A mottled landscape of brown and white unfolded beneath me, the remnants of our early January snowstorm receding into the lush soil. Because the state of Wisconsin is unable or unwilling to assign more than a few CTAFs to its airports statewide, a massive variety of unseen voices emerges from my headset. In a 20-mile radius, roughly 11 airports share 122.9, and we step on each other more often than kids forced to learn square dancing in gym class. 

Frustrating as it can be, this comes with a side benefit. As I depart my home field and visit the two other airports on my agenda, I can simply leave my radio tuned to the single frequency the entire time. Because we’re friendly people in the Great Lakes region, position reports are sprinkled with jaunty hellos and inquiries about the day’s plans. This creates additional congestion, sure, but so long as the niceties are kept brief, none of us complain. 

Before long, I entered the pattern at Brodhead. Keeping an eye out for the many radioless antique planes that call the airport home, I ensure every LED light is powered up and continue to dutifully make my position reports. Surprisingly, no other traffic is present, and as tends to be the case when no witnesses are around, I manage to nail each wheel landing, rolling my big Bushwheels onto the grass so lightly I could barely tell when they spun up. 

With the rust of a nonflying January sufficiently cleared off, I departed the pattern and made my way up to Albany, Wisconsin. Relatively short for the area at 1,700 feet, I enjoy challenging myself to take off and land within the first 500 feet of Runway 9— a distance clearly identifiable by the perpendicular perimeter of a neighboring cornfield. As I approached the field, I reminded myself how transients sometimes mix up the name Albany with a nearby town called Albion and listened for both names on the still-busy frequency.

While the continued lack of other traffic and witnesses promised another series of excellent landings, the light breeze decided I could use a bit of a challenge. It shifted around to the north and spilled over an adjacent tree line, randomly changing direction as it saw fit. Riding the swirls and eddies down final, I refocused and had fun trying to predict and anticipate this new variable. Sometimes it worked, and sometimes it didn’t, but while my landings were no longer things of beauty, I enjoyed the atmospheric lesson immensely.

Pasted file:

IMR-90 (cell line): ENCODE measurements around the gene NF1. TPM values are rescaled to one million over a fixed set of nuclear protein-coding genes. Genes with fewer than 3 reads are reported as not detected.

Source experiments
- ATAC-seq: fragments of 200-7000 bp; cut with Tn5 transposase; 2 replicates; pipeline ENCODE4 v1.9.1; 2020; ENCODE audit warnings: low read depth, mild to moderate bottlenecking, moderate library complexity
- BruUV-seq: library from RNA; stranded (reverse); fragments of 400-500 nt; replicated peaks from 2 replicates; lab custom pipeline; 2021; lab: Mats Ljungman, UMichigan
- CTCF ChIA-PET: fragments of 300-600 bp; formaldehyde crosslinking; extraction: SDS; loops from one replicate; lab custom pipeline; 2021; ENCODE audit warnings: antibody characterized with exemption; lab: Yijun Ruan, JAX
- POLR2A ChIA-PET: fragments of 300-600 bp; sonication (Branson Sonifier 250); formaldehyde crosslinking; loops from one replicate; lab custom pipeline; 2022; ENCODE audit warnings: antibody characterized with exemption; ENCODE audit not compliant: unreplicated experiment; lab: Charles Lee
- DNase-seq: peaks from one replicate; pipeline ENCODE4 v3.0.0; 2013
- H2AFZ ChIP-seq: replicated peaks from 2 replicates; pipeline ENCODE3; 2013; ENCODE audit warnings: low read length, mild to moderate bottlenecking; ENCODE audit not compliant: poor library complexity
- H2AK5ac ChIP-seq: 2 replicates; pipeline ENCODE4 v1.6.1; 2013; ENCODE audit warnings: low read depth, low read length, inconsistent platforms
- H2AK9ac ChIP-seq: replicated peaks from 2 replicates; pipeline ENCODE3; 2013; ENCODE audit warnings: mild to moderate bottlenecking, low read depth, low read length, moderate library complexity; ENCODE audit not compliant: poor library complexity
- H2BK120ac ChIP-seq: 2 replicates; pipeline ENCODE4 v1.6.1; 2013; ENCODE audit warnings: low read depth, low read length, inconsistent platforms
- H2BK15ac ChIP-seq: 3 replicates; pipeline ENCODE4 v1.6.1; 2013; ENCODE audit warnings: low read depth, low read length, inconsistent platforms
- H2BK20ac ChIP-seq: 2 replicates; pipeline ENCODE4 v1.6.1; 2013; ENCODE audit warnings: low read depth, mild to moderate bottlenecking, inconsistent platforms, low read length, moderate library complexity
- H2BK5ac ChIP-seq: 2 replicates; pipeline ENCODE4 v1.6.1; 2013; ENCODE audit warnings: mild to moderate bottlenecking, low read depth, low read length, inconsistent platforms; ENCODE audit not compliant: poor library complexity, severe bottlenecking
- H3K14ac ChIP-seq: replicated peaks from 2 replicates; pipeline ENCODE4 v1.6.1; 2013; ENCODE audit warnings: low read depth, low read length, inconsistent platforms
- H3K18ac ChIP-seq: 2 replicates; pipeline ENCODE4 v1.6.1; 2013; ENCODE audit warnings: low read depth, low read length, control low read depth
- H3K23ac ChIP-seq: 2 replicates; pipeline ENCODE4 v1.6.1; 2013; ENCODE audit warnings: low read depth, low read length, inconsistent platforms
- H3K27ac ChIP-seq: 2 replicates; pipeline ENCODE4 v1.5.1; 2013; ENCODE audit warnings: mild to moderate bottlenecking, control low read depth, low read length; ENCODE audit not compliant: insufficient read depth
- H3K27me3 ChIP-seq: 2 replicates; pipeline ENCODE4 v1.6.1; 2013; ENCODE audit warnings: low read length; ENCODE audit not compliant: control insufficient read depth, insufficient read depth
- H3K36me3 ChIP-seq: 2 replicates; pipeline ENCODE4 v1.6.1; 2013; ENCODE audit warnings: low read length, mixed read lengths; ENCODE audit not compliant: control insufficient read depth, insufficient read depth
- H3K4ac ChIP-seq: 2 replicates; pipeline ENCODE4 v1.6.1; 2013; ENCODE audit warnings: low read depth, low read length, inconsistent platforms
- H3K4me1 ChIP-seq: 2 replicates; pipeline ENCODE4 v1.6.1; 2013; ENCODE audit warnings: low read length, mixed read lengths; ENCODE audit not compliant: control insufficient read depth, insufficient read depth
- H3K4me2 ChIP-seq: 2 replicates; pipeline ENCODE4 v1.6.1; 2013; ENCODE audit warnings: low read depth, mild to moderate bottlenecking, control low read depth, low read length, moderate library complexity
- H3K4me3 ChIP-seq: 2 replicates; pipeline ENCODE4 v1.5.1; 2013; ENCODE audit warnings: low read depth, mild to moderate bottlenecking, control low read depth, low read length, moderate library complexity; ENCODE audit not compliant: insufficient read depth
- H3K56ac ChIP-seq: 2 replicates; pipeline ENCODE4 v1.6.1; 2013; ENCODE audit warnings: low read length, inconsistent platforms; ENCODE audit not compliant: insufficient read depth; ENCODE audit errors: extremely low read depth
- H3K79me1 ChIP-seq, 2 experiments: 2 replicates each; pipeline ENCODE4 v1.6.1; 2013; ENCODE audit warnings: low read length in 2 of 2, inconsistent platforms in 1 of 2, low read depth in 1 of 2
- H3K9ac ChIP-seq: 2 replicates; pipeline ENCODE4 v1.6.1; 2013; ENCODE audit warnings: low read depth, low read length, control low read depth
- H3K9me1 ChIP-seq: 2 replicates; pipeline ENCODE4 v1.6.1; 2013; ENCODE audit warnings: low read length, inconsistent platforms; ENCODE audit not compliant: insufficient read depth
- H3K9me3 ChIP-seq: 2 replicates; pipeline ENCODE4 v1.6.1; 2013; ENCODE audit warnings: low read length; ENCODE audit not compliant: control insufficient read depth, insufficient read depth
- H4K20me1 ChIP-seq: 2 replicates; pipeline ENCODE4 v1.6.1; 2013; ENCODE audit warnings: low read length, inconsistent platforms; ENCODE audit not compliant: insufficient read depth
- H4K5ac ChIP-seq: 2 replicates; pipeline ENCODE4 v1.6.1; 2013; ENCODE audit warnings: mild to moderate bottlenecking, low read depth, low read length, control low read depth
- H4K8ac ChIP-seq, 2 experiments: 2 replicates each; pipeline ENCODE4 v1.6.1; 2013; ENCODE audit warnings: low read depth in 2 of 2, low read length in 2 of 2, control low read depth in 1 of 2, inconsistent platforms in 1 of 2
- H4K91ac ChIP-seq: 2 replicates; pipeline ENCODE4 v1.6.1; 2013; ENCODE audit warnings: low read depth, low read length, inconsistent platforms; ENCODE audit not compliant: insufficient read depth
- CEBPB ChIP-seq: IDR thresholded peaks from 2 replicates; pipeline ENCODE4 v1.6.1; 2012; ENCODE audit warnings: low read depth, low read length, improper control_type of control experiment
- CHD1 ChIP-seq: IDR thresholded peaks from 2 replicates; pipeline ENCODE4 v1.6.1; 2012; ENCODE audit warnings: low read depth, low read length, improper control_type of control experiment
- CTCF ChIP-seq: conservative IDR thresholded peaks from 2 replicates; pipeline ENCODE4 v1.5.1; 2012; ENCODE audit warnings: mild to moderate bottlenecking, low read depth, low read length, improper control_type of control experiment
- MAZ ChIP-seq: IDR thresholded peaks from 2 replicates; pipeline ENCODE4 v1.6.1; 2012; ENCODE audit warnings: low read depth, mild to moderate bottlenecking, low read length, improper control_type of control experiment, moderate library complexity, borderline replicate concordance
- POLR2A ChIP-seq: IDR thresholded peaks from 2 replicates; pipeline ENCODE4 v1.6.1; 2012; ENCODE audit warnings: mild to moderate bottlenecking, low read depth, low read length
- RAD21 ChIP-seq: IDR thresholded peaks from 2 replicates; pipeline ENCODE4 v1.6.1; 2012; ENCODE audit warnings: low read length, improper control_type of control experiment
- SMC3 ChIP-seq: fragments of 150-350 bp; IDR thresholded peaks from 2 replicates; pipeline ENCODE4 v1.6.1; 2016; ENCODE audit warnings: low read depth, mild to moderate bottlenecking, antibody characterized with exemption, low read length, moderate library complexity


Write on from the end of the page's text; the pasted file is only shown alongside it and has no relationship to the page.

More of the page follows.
Thoroughly limbered up after a good number of landings and short approaches, I headed back home and was welcomed with the aforementioned narrow strip of runway, bordered by the remnants of lazy snow plowing. It took little effort to properly align myself and set down on centerline, but I was then caught off guard by an errant puff of wind that launched me back up into the air like a hot-air balloon. Carefully maintaining a slightly nose-up deck angle and avoiding a pilot-induced oscillation, a quick shot of power cushioned my return to earth and I settled back down in an ugly yet safe fashion. 

A quick glance to the left revealed the reason for the bobbled landing—another airport tenant was standing nearby, recording me with his cellphone. Where were the cameras down at Brodhead? But my indignation soon subsided to thankfulness as the reality of a perfect day of flying settled in. Days like this don’t occur often enough. So we must soak them up and savor them when they do.